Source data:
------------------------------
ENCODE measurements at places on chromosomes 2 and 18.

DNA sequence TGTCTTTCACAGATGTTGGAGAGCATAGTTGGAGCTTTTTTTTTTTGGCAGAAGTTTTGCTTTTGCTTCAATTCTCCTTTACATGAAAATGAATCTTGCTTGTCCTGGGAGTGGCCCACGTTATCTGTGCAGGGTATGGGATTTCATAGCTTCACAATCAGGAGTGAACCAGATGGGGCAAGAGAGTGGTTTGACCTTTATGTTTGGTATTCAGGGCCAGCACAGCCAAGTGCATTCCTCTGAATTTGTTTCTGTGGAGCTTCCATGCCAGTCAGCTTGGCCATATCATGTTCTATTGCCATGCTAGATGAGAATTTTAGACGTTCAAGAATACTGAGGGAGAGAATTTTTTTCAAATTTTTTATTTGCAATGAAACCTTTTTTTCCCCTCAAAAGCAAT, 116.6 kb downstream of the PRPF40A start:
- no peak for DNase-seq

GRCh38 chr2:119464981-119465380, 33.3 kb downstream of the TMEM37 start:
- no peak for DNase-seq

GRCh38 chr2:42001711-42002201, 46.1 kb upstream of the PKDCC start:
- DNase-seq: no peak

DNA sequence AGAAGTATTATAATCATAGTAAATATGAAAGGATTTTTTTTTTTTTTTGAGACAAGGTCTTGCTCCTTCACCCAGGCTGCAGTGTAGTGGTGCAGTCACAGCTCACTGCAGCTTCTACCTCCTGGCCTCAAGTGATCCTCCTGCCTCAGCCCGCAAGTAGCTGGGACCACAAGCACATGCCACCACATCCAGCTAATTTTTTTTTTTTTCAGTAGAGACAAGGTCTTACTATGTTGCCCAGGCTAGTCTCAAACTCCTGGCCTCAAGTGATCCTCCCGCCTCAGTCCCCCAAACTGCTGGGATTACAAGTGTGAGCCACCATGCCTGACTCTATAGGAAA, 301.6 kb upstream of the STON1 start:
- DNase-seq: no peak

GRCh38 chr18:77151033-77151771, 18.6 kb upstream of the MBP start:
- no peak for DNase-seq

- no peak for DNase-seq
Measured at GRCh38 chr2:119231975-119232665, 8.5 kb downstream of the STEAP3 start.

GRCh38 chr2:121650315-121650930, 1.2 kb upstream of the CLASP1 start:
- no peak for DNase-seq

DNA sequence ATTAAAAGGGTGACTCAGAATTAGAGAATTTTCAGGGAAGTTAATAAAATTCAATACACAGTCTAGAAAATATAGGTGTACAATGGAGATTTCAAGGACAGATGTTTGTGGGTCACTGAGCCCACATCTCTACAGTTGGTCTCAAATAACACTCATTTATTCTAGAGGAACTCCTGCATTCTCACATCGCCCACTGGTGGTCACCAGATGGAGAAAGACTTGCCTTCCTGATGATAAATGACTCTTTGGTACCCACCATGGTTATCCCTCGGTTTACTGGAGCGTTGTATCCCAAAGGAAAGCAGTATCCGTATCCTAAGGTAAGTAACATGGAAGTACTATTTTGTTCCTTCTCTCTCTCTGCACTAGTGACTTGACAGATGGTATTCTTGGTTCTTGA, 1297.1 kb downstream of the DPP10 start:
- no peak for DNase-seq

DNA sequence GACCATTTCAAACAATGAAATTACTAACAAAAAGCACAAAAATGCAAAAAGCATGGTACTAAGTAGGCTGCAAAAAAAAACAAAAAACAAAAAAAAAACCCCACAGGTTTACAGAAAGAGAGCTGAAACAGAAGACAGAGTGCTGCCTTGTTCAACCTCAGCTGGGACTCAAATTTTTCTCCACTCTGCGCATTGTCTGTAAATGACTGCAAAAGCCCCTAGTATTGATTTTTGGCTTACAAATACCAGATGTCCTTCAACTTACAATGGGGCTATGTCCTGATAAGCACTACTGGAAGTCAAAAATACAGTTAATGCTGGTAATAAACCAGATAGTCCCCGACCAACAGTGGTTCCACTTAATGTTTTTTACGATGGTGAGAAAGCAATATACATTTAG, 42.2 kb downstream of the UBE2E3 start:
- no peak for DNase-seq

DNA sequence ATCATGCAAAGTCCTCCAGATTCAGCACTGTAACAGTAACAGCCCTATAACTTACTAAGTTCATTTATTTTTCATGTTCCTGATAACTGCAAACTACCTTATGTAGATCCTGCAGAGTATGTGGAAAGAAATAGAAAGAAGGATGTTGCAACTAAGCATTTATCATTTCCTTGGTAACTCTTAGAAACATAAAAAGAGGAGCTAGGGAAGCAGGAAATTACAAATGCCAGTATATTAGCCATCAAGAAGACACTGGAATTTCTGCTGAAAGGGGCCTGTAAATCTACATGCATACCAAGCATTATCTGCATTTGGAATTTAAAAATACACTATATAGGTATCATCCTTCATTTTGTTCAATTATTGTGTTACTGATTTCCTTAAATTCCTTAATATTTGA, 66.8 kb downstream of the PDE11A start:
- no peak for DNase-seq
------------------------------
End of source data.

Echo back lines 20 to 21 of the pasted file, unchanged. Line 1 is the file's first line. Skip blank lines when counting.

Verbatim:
DNA sequence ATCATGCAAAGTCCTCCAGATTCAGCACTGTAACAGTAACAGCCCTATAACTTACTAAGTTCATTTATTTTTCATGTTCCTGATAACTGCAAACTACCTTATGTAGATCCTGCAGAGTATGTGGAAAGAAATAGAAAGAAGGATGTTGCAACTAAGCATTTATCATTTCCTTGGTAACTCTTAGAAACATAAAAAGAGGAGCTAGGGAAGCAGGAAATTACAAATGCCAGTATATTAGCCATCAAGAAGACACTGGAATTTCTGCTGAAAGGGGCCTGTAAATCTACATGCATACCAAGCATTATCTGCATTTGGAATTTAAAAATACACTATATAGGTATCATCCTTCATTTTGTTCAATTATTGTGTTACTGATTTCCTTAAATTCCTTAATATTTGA, 66.8 kb downstream of the PDE11A start:
- no peak for DNase-seq